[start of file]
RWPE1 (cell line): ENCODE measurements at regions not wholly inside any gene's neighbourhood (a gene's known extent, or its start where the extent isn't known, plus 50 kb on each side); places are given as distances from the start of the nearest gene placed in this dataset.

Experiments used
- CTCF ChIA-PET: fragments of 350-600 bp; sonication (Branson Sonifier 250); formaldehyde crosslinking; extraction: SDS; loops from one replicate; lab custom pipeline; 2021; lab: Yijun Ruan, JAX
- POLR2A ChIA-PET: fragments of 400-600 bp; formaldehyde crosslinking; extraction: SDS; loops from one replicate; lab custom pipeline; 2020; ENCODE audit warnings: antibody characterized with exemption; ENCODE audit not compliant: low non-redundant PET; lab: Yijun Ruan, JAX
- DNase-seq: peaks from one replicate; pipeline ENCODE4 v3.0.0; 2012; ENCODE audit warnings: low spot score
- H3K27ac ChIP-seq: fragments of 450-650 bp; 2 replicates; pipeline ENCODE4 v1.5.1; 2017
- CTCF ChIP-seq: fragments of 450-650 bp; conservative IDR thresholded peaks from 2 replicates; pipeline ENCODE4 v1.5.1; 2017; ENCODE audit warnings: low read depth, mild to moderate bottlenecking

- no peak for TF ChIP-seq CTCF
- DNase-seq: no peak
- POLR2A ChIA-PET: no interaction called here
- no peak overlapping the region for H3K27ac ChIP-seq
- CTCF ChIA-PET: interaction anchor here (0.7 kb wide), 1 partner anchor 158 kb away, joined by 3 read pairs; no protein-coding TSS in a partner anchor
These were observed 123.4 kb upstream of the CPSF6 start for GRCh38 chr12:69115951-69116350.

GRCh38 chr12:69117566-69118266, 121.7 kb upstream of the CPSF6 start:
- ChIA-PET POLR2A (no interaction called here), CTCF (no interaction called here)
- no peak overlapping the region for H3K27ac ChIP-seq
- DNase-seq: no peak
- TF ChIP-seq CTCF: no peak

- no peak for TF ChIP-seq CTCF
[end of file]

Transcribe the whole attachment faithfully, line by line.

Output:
RWPE1 (cell line): ENCODE measurements at regions not wholly inside any gene's neighbourhood (a gene's known extent, or its start where the extent isn't known, plus 50 kb on each side); places are given as distances from the start of the nearest gene placed in this dataset.

Experiments used
- CTCF ChIA-PET: fragments of 350-600 bp; sonication (Branson Sonifier 250); formaldehyde crosslinking; extraction: SDS; loops from one replicate; lab custom pipeline; 2021; lab: Yijun Ruan, JAX
- POLR2A ChIA-PET: fragments of 400-600 bp; formaldehyde crosslinking; extraction: SDS; loops from one replicate; lab custom pipeline; 2020; ENCODE audit warnings: antibody characterized with exemption; ENCODE audit not compliant: low non-redundant PET; lab: Yijun Ruan, JAX
- DNase-seq: peaks from one replicate; pipeline ENCODE4 v3.0.0; 2012; ENCODE audit warnings: low spot score
- H3K27ac ChIP-seq: fragments of 450-650 bp; 2 replicates; pipeline ENCODE4 v1.5.1; 2017
- CTCF ChIP-seq: fragments of 450-650 bp; conservative IDR thresholded peaks from 2 replicates; pipeline ENCODE4 v1.5.1; 2017; ENCODE audit warnings: low read depth, mild to moderate bottlenecking

- no peak for TF ChIP-seq CTCF
- DNase-seq: no peak
- POLR2A ChIA-PET: no interaction called here
- no peak overlapping the region for H3K27ac ChIP-seq
- CTCF ChIA-PET: interaction anchor here (0.7 kb wide), 1 partner anchor 158 kb away, joined by 3 read pairs; no protein-coding TSS in a partner anchor
These were observed 123.4 kb upstream of the CPSF6 start for GRCh38 chr12:69115951-69116350.

GRCh38 chr12:69117566-69118266, 121.7 kb upstream of the CPSF6 start:
- ChIA-PET POLR2A (no interaction called here), CTCF (no interaction called here)
- no peak overlapping the region for H3K27ac ChIP-seq
- DNase-seq: no peak
- TF ChIP-seq CTCF: no peak

- no peak for TF ChIP-seq CTCF